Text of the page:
The television show Weeds adds another filter of nuance to the context of Cannabis use by setting the story in a suburban California housing development called Agrestic. The main character, Nancy, is a young widow who becomes a Cannabis distributor in order to make ends meet. Not only is Nancy herself not shown using Cannabis habitually, but the characters she sells to mostly do not fit the typical profile of the habitual Cannabis user: i.e., a young male of high school or college age who may or may not be legally employed and who likely works a dead-end, minimum wage job if at all (World Drug Report 2011). Nancy’s clients run the gamut from university students to overworked, middle-aged men—and even her own accountant—seeking solace from the numbing and stressful context of suburban living, not to mention from their stereotypically uptight wives. In an interesting juxtaposition early on, Weeds introduces Nancy’s brother Andy, a consciously archetypal stoner character who can’t seem to get his life together and spends most of his time smoking Cannabis and coming up with failed retail schemes to get rich quick. Yet Andy also provides an objective point of view from which viewers can appreciate the unbearable lightness of being that characterizes the “good life” in Agrestic, as in the scene where he remarks that the people who live there “can’t get stoned enough to forget where they live”. Cannabis use in Weeds also occurs alongside the blasé use of alcohol and prescription sleeping pills, suggesting that the characters who use Cannabis are pursuing it as an alternative to more powerful yet societally acceptable drugs for relaxation and the relief of anxiety.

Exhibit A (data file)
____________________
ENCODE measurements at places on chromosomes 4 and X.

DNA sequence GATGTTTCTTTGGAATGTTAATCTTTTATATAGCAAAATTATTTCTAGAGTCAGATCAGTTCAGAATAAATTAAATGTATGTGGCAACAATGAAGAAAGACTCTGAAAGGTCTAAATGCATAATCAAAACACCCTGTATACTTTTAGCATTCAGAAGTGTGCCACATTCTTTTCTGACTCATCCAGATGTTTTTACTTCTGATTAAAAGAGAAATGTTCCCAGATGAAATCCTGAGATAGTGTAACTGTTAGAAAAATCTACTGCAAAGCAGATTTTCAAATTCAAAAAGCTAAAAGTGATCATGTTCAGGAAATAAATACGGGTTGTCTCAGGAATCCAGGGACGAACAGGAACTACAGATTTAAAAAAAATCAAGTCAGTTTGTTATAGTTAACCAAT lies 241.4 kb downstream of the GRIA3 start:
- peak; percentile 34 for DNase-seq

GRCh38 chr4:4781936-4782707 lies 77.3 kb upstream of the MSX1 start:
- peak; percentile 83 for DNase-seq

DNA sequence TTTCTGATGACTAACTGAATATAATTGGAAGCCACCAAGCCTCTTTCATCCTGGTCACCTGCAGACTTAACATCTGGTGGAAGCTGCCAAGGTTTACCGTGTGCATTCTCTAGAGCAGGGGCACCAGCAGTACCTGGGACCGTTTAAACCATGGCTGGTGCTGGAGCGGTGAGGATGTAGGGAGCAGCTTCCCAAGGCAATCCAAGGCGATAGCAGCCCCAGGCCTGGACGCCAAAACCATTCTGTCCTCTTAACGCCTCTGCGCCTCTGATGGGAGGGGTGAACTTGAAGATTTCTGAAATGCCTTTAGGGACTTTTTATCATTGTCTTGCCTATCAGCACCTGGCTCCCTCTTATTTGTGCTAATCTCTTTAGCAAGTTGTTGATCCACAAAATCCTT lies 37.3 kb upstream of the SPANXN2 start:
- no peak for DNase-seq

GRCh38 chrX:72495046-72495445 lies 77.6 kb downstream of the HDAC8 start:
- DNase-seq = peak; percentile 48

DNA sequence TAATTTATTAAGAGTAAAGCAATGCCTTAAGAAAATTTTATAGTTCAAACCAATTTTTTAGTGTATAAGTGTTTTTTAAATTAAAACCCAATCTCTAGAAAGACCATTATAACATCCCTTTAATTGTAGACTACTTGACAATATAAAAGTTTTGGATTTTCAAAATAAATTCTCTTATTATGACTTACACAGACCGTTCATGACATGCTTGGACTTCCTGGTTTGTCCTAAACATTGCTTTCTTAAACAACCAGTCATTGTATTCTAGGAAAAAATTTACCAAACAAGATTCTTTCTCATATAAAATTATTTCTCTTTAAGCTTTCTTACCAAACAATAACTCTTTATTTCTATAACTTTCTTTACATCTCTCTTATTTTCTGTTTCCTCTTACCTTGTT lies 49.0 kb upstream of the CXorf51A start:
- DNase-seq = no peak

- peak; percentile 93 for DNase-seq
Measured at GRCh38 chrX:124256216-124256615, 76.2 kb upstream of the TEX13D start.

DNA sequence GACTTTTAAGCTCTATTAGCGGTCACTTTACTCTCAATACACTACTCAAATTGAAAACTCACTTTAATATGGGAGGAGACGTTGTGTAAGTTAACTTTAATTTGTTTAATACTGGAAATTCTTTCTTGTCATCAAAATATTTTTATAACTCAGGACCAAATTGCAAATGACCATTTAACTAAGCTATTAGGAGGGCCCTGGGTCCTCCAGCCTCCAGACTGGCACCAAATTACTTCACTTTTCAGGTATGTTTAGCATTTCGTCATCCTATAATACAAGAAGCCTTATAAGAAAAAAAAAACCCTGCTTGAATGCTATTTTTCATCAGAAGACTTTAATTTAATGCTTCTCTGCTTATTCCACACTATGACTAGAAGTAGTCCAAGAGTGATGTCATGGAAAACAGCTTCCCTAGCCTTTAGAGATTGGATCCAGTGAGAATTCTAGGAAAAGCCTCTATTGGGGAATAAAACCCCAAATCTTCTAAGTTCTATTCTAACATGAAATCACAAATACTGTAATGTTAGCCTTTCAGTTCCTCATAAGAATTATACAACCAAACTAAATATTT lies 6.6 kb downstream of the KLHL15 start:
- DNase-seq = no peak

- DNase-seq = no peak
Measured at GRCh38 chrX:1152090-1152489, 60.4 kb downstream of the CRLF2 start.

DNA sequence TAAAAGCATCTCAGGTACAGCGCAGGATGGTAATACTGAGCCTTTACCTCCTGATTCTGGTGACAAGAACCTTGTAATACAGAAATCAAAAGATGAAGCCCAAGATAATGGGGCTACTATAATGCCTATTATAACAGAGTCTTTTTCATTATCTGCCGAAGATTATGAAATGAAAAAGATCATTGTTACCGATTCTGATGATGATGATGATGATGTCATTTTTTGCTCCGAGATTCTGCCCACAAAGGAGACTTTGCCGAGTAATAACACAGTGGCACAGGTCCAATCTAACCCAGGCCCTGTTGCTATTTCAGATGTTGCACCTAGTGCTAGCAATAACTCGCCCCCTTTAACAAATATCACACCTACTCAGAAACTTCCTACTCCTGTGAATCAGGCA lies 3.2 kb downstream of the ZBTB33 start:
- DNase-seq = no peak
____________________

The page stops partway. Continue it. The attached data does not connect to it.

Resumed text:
Statistical Trends in Cannabis Use: Real world statistics reveal that many young people of high school and university age have had some experience with Cannabis: in a 1996 United Kingdom survey, 60% of 3,075 university students surveyed from ten different schools had tried Cannabis at least once; 25% of those had sampled it more than once or twice; and 20% described themselves as regular Cannabis users (Ashton 1999). According to the United Nations 2011 World Drug Report, in the United States the greatest contributing factor to experimental Cannabis use among adolescents is being around peers who also use Cannabis (UN World Drug Report 2011). People who try Cannabis in adolescence are also more likely to have a “sensation-seeking” temperament, and to have already tried alcohol and/or tobacco among their peers. However, of first-time Cannabis users, only about 10% go on to become regular users, and very few ever progress to other illicit drugs, suggesting that the concept of Cannabis as a “gateway drug” is flawed (UN World Drug Report 2011).
The Business of Cannabis: When it comes to public perceptions, Cannabis is perhaps unique in the world of psychoactive herbs in that its recreational use is inextricably tied to a global business that supplies users with their product. Although other widely known psychoactive substances are also tied into a global market — psilocybin mushrooms, Salvia divinorum, and even ayahuasca in the form of ayahuasca tourism — in fictional representations of psychedelic usage, the question of how the characters obtained the substance is rarely addressed. However, when it is specified, the characters have often harvested the psychedelics in nature (as in Shrooms) rather than bought them through a black market. However, in films centered on Cannabis usage, the plot almost always revolves around the global illicit market in Cannabis.
The statistics of the real Cannabis market intersect with its fictionalized version in three ways. Firstly, the global Cannabis market is a lucrative source of income for organized crime groups in the United States and abroad (World Drug Report 2011). The worldwide Cannabis market also exhibits regional variations in products types: most dried herbal Cannabis is grown regionally in operations around the United States and Canada, while more heavily processed forms such as the resinous hashish are mostly produced for export in traditional Cannabis-growing epicenters like India, Nepal, Afghanistan, Morocco and Lebanon (the four top Cannabis-producing countries) (World Drug Report 2011). Criminal groups in North America and Europe often grow Cannabis in operations sited on public land, and Cannabis products make up the majority of the contraband products seized by U.S. border agents at the U.S.-Mexico border (1,253 metric tons), and to a much smaller extent at the U.S.-Canada border (3 metric tons) (World Drug Report 2011).